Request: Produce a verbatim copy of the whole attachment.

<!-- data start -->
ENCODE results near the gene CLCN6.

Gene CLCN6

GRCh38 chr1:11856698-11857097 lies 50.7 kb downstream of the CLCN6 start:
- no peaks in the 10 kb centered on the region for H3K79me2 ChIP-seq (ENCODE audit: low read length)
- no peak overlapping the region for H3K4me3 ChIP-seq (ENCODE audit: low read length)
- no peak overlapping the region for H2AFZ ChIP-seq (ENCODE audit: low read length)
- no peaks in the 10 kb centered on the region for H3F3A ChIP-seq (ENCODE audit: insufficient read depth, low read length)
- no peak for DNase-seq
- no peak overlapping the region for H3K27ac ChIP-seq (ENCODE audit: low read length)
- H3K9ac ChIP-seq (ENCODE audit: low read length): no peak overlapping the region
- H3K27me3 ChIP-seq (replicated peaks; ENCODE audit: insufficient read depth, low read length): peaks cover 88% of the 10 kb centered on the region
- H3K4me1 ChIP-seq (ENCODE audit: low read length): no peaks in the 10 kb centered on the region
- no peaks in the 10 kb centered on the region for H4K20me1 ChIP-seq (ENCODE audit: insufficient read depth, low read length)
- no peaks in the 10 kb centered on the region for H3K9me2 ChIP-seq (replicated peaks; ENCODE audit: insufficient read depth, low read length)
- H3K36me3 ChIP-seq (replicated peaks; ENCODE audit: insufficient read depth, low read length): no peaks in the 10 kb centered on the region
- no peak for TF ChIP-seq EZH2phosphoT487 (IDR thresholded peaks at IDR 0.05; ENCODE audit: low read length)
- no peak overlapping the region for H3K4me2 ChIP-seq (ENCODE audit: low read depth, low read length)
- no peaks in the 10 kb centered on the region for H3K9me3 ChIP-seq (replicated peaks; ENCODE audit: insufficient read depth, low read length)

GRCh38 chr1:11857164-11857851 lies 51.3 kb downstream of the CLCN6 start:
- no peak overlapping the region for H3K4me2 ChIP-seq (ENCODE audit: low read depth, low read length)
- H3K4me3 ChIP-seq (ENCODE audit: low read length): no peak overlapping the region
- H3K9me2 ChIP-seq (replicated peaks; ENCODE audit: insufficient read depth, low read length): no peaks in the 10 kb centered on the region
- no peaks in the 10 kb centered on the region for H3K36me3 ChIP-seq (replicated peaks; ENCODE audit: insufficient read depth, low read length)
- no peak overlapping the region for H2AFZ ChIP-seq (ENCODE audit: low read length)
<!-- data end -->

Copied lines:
ENCODE results near the gene CLCN6.

Gene CLCN6

GRCh38 chr1:11856698-11857097 lies 50.7 kb downstream of the CLCN6 start:
- no peaks in the 10 kb centered on the region for H3K79me2 ChIP-seq (ENCODE audit: low read length)
- no peak overlapping the region for H3K4me3 ChIP-seq (ENCODE audit: low read length)
- no peak overlapping the region for H2AFZ ChIP-seq (ENCODE audit: low read length)
- no peaks in the 10 kb centered on the region for H3F3A ChIP-seq (ENCODE audit: insufficient read depth, low read length)
- no peak for DNase-seq
- no peak overlapping the region for H3K27ac ChIP-seq (ENCODE audit: low read length)
- H3K9ac ChIP-seq (ENCODE audit: low read length): no peak overlapping the region
- H3K27me3 ChIP-seq (replicated peaks; ENCODE audit: insufficient read depth, low read length): peaks cover 88% of the 10 kb centered on the region
- H3K4me1 ChIP-seq (ENCODE audit: low read length): no peaks in the 10 kb centered on the region
- no peaks in the 10 kb centered on the region for H4K20me1 ChIP-seq (ENCODE audit: insufficient read depth, low read length)
- no peaks in the 10 kb centered on the region for H3K9me2 ChIP-seq (replicated peaks; ENCODE audit: insufficient read depth, low read length)
- H3K36me3 ChIP-seq (replicated peaks; ENCODE audit: insufficient read depth, low read length): no peaks in the 10 kb centered on the region
- no peak for TF ChIP-seq EZH2phosphoT487 (IDR thresholded peaks at IDR 0.05; ENCODE audit: low read length)
- no peak overlapping the region for H3K4me2 ChIP-seq (ENCODE audit: low read depth, low read length)
- no peaks in the 10 kb centered on the region for H3K9me3 ChIP-seq (replicated peaks; ENCODE audit: insufficient read depth, low read length)

GRCh38 chr1:11857164-11857851 lies 51.3 kb downstream of the CLCN6 start:
- no peak overlapping the region for H3K4me2 ChIP-seq (ENCODE audit: low read depth, low read length)
- H3K4me3 ChIP-seq (ENCODE audit: low read length): no peak overlapping the region
- H3K9me2 ChIP-seq (replicated peaks; ENCODE audit: insufficient read depth, low read length): no peaks in the 10 kb centered on the region
- no peaks in the 10 kb centered on the region for H3K36me3 ChIP-seq (replicated peaks; ENCODE audit: insufficient read depth, low read length)
- no peak overlapping the region for H2AFZ ChIP-seq (ENCODE audit: low read length)